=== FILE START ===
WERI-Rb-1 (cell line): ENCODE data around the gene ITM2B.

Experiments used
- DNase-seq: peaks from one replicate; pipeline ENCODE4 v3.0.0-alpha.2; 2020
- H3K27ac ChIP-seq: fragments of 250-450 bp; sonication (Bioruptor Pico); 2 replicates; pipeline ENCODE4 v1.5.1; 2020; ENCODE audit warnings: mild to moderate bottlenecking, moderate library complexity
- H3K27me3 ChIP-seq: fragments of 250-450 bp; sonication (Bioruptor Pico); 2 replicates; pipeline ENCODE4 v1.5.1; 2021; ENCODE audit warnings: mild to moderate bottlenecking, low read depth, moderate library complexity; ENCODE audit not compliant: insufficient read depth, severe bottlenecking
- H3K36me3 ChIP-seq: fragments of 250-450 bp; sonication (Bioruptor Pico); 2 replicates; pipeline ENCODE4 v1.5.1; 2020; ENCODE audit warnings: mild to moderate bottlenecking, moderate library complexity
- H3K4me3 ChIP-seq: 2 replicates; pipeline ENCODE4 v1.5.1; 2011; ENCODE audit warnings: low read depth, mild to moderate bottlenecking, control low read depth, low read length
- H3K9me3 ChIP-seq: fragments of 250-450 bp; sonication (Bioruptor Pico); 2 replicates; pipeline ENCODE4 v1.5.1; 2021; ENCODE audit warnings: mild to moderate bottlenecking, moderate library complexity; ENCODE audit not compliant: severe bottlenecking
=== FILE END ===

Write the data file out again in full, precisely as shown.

WERI-Rb-1 (cell line): ENCODE data around the gene ITM2B.

Experiments used
- DNase-seq: peaks from one replicate; pipeline ENCODE4 v3.0.0-alpha.2; 2020
- H3K27ac ChIP-seq: fragments of 250-450 bp; sonication (Bioruptor Pico); 2 replicates; pipeline ENCODE4 v1.5.1; 2020; ENCODE audit warnings: mild to moderate bottlenecking, moderate library complexity
- H3K27me3 ChIP-seq: fragments of 250-450 bp; sonication (Bioruptor Pico); 2 replicates; pipeline ENCODE4 v1.5.1; 2021; ENCODE audit warnings: mild to moderate bottlenecking, low read depth, moderate library complexity; ENCODE audit not compliant: insufficient read depth, severe bottlenecking
- H3K36me3 ChIP-seq: fragments of 250-450 bp; sonication (Bioruptor Pico); 2 replicates; pipeline ENCODE4 v1.5.1; 2020; ENCODE audit warnings: mild to moderate bottlenecking, moderate library complexity
- H3K4me3 ChIP-seq: 2 replicates; pipeline ENCODE4 v1.5.1; 2011; ENCODE audit warnings: low read depth, mild to moderate bottlenecking, control low read depth, low read length
- H3K9me3 ChIP-seq: fragments of 250-450 bp; sonication (Bioruptor Pico); 2 replicates; pipeline ENCODE4 v1.5.1; 2021; ENCODE audit warnings: mild to moderate bottlenecking, moderate library complexity; ENCODE audit not compliant: severe bottlenecking